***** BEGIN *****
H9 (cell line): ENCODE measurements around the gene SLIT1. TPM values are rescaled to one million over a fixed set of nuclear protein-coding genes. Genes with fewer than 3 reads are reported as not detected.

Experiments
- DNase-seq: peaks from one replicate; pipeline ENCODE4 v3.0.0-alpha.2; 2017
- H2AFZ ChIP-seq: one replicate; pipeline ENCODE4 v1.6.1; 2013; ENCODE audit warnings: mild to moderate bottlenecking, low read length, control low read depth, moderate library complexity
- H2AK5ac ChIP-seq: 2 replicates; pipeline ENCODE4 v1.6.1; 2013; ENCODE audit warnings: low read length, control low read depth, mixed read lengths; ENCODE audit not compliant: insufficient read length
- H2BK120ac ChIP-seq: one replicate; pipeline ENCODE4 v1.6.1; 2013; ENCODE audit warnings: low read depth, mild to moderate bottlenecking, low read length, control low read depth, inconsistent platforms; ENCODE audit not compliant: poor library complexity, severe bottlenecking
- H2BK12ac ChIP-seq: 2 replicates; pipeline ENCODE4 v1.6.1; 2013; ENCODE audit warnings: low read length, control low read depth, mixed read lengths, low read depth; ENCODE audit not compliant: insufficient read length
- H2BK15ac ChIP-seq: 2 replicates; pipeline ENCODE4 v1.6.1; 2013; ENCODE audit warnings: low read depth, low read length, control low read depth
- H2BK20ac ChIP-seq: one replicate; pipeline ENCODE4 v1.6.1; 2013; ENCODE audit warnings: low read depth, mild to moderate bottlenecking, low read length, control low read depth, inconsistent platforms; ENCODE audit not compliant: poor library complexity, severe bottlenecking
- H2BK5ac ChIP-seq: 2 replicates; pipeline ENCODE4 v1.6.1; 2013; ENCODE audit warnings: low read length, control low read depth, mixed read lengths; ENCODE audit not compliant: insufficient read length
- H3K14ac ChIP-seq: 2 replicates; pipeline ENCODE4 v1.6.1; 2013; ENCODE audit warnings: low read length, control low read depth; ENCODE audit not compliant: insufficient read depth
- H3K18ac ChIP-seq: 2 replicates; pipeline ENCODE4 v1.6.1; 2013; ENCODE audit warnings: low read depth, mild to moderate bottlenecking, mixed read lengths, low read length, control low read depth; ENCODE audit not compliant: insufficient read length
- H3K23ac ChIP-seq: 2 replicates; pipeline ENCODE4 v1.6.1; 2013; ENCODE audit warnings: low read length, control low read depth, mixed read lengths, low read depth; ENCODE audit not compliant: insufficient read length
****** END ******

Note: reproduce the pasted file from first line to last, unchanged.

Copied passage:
H9 (cell line): ENCODE measurements around the gene SLIT1. TPM values are rescaled to one million over a fixed set of nuclear protein-coding genes. Genes with fewer than 3 reads are reported as not detected.

Experiments
- DNase-seq: peaks from one replicate; pipeline ENCODE4 v3.0.0-alpha.2; 2017
- H2AFZ ChIP-seq: one replicate; pipeline ENCODE4 v1.6.1; 2013; ENCODE audit warnings: mild to moderate bottlenecking, low read length, control low read depth, moderate library complexity
- H2AK5ac ChIP-seq: 2 replicates; pipeline ENCODE4 v1.6.1; 2013; ENCODE audit warnings: low read length, control low read depth, mixed read lengths; ENCODE audit not compliant: insufficient read length
- H2BK120ac ChIP-seq: one replicate; pipeline ENCODE4 v1.6.1; 2013; ENCODE audit warnings: low read depth, mild to moderate bottlenecking, low read length, control low read depth, inconsistent platforms; ENCODE audit not compliant: poor library complexity, severe bottlenecking
- H2BK12ac ChIP-seq: 2 replicates; pipeline ENCODE4 v1.6.1; 2013; ENCODE audit warnings: low read length, control low read depth, mixed read lengths, low read depth; ENCODE audit not compliant: insufficient read length
- H2BK15ac ChIP-seq: 2 replicates; pipeline ENCODE4 v1.6.1; 2013; ENCODE audit warnings: low read depth, low read length, control low read depth
- H2BK20ac ChIP-seq: one replicate; pipeline ENCODE4 v1.6.1; 2013; ENCODE audit warnings: low read depth, mild to moderate bottlenecking, low read length, control low read depth, inconsistent platforms; ENCODE audit not compliant: poor library complexity, severe bottlenecking
- H2BK5ac ChIP-seq: 2 replicates; pipeline ENCODE4 v1.6.1; 2013; ENCODE audit warnings: low read length, control low read depth, mixed read lengths; ENCODE audit not compliant: insufficient read length
- H3K14ac ChIP-seq: 2 replicates; pipeline ENCODE4 v1.6.1; 2013; ENCODE audit warnings: low read length, control low read depth; ENCODE audit not compliant: insufficient read depth
- H3K18ac ChIP-seq: 2 replicates; pipeline ENCODE4 v1.6.1; 2013; ENCODE audit warnings: low read depth, mild to moderate bottlenecking, mixed read lengths, low read length, control low read depth; ENCODE audit not compliant: insufficient read length
- H3K23ac ChIP-seq: 2 replicates; pipeline ENCODE4 v1.6.1; 2013; ENCODE audit warnings: low read length, control low read depth, mixed read lengths, low read depth; ENCODE audit not compliant: insufficient read length